IBM’s Watson Health division has been under fire for not delivering on its promise to use AI to enable smarter, more personalized medicine. But IBM officials maintain that hospitals are seeing benefits.
IBM Watson AI- In recent weeks, IBM has changed leadership at its Watson Health division and announced a new business strategy for deployment that relies on a hybrid cloud, not a public- or private-cloud only model.
Over the past year, Watson Health – particularly Watson for Oncology – has come in for criticism that it has underperformed expectations. (Watson for Oncology is IBM’s commercial cognitive computing cloud platform that analyzes large volumes of patient healthcare data and published medical studies to offer physicians cancer treatment options.)
Laura Craft, a vice president of research for Gartner’s Healthcare Strategy business, said itnoted that IBM’s Cognitive Computing Division did not do well in recent third-quarter results, “and that was largely driven by the healthcare component.”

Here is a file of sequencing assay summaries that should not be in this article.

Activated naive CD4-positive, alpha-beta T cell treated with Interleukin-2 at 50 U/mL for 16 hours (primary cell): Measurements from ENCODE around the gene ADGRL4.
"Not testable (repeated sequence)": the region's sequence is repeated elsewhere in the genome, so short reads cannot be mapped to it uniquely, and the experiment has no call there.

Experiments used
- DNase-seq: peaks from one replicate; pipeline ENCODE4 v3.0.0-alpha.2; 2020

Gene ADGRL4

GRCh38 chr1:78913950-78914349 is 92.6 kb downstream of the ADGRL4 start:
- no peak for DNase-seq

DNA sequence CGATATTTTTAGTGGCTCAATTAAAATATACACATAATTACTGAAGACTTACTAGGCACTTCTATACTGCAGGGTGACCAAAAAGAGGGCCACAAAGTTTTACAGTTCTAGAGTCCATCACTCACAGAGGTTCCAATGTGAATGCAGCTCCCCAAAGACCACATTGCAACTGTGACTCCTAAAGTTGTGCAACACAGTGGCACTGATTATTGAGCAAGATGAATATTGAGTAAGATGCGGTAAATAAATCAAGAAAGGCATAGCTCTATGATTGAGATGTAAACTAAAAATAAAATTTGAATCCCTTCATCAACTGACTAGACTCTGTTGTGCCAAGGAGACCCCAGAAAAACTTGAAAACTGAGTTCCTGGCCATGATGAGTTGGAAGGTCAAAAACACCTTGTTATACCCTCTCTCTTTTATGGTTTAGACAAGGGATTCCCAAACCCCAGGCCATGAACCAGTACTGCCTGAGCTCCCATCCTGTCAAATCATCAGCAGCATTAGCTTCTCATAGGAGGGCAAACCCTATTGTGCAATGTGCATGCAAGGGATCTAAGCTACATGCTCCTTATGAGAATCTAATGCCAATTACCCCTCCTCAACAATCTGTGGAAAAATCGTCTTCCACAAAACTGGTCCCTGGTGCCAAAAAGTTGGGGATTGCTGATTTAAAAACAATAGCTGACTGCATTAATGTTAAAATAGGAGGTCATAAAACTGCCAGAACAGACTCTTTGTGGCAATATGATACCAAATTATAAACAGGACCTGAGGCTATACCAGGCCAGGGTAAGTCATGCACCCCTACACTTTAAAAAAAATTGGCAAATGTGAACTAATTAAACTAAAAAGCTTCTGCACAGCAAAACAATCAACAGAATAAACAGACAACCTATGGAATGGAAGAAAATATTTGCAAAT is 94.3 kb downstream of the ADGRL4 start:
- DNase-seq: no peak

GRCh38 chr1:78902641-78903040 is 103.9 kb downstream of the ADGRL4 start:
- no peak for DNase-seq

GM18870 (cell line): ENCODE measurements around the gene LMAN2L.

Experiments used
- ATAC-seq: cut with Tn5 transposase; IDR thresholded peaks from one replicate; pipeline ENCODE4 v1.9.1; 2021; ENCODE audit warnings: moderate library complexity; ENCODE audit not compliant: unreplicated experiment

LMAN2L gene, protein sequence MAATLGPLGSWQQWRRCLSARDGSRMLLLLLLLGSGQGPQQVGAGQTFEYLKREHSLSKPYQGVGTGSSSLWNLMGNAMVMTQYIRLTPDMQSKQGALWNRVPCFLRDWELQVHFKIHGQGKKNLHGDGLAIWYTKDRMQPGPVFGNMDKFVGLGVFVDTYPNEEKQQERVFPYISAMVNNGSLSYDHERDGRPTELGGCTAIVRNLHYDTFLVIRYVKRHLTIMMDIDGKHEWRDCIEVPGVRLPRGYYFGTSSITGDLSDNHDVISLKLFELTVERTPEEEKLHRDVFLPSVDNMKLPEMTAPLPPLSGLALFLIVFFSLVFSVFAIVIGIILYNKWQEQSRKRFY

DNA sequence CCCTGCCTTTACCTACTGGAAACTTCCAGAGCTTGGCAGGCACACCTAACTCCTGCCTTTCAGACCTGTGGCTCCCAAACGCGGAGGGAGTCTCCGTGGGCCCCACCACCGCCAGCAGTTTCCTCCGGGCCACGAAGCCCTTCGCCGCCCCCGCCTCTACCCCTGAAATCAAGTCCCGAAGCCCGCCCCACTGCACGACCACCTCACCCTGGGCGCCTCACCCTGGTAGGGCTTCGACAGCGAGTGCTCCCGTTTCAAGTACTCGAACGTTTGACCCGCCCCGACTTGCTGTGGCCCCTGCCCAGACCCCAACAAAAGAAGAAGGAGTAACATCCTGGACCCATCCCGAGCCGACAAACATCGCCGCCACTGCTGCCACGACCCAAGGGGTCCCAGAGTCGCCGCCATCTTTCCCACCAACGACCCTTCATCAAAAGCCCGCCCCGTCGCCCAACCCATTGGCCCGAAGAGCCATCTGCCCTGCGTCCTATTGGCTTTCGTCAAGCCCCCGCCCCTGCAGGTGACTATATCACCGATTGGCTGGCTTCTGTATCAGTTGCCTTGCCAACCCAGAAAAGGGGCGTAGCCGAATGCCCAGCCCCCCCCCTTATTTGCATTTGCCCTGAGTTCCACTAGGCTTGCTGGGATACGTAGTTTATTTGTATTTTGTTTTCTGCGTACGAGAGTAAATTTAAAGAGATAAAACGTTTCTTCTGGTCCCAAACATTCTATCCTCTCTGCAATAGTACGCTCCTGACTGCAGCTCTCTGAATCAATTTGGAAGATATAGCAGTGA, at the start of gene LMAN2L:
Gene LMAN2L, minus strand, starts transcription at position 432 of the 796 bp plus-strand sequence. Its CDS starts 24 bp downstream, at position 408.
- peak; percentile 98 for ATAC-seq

Craft also pointed to the recent leadership changes as indicative of internal problems.
In July, the healthcare news publication Stat published a report claiming “internal IBM documents” showed the Watson supercomputer often spit out erroneous cancer
Reports of trouble, and IBM’s defense
treatment advice and that company medical specialists and customers identified “multiple examples of unsafe and incorrect treatment recommendations,” even as IBM was promoting its AI technology.
Stat cited several slide decks it had obtained from a presentation made by IBM Watson Health’s deputy chief health officer in 2016. The slides mostly blamed problems on the training of Watson by IBM engineers and doctors at the Memorial Sloan Kettering Cancer Center (MSKCC).
Separately, an article by the Wall Street Journal claimed Watson Health had not made progress in bringing AI to healthcare.
In August, John Kelly (then IBM’s senior vice president of Cognitive Solutions and Research), fired back in a blog about the reports: “It is true, as the article reports, that we at IBM have placed a big bet on healthcare. We have done this for two reasons: 1) Most importantly, we know that AI can make a big difference in solving medical challenges and supporting the work of the healthcare industry, and 2) We see an enormous business opportunity in this area as the adoption of AI increases,” he wrote.